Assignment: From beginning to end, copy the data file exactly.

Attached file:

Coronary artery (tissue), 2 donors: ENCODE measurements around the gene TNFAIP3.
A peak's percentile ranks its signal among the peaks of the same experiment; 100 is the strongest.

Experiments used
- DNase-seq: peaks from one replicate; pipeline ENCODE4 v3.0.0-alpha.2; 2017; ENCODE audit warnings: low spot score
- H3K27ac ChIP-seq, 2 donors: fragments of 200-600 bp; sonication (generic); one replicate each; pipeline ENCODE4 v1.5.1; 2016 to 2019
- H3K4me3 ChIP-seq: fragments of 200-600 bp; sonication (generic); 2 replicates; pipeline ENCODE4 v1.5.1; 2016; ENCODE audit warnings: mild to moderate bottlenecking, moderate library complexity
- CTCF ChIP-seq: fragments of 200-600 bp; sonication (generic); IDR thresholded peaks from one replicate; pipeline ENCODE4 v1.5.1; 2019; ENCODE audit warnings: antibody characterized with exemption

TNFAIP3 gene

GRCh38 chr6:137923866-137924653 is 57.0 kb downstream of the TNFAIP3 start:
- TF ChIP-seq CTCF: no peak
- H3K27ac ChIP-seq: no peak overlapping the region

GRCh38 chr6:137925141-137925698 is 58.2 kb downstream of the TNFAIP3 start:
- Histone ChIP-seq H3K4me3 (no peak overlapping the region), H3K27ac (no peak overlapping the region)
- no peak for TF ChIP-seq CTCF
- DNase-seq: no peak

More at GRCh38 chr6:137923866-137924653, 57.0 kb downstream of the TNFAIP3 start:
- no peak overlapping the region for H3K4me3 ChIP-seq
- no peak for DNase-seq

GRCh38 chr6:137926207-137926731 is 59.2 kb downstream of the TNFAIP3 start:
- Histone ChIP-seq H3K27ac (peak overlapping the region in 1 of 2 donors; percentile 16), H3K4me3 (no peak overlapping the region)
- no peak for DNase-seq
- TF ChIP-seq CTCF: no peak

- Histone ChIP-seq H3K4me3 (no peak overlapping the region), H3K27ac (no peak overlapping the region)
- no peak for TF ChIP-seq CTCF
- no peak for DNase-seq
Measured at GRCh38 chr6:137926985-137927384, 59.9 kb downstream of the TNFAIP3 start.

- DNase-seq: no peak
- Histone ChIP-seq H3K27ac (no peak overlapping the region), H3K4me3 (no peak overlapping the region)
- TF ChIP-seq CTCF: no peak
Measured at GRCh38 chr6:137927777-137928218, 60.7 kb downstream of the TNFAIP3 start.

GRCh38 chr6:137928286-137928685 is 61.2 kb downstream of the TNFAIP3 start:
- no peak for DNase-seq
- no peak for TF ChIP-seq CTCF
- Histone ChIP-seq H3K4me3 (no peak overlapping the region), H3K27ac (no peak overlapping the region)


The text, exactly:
Coronary artery (tissue), 2 donors: ENCODE measurements around the gene TNFAIP3.
A peak's percentile ranks its signal among the peaks of the same experiment; 100 is the strongest.

Experiments used
- DNase-seq: peaks from one replicate; pipeline ENCODE4 v3.0.0-alpha.2; 2017; ENCODE audit warnings: low spot score
- H3K27ac ChIP-seq, 2 donors: fragments of 200-600 bp; sonication (generic); one replicate each; pipeline ENCODE4 v1.5.1; 2016 to 2019
- H3K4me3 ChIP-seq: fragments of 200-600 bp; sonication (generic); 2 replicates; pipeline ENCODE4 v1.5.1; 2016; ENCODE audit warnings: mild to moderate bottlenecking, moderate library complexity
- CTCF ChIP-seq: fragments of 200-600 bp; sonication (generic); IDR thresholded peaks from one replicate; pipeline ENCODE4 v1.5.1; 2019; ENCODE audit warnings: antibody characterized with exemption

TNFAIP3 gene

GRCh38 chr6:137923866-137924653 is 57.0 kb downstream of the TNFAIP3 start:
- TF ChIP-seq CTCF: no peak
- H3K27ac ChIP-seq: no peak overlapping the region

GRCh38 chr6:137925141-137925698 is 58.2 kb downstream of the TNFAIP3 start:
- Histone ChIP-seq H3K4me3 (no peak overlapping the region), H3K27ac (no peak overlapping the region)
- no peak for TF ChIP-seq CTCF
- DNase-seq: no peak

More at GRCh38 chr6:137923866-137924653, 57.0 kb downstream of the TNFAIP3 start:
- no peak overlapping the region for H3K4me3 ChIP-seq
- no peak for DNase-seq

GRCh38 chr6:137926207-137926731 is 59.2 kb downstream of the TNFAIP3 start:
- Histone ChIP-seq H3K27ac (peak overlapping the region in 1 of 2 donors; percentile 16), H3K4me3 (no peak overlapping the region)
- no peak for DNase-seq
- TF ChIP-seq CTCF: no peak

- Histone ChIP-seq H3K4me3 (no peak overlapping the region), H3K27ac (no peak overlapping the region)
- no peak for TF ChIP-seq CTCF
- no peak for DNase-seq
Measured at GRCh38 chr6:137926985-137927384, 59.9 kb downstream of the TNFAIP3 start.

- DNase-seq: no peak
- Histone ChIP-seq H3K27ac (no peak overlapping the region), H3K4me3 (no peak overlapping the region)
- TF ChIP-seq CTCF: no peak
Measured at GRCh38 chr6:137927777-137928218, 60.7 kb downstream of the TNFAIP3 start.

GRCh38 chr6:137928286-137928685 is 61.2 kb downstream of the TNFAIP3 start:
- no peak for DNase-seq
- no peak for TF ChIP-seq CTCF
- Histone ChIP-seq H3K4me3 (no peak overlapping the region), H3K27ac (no peak overlapping the region)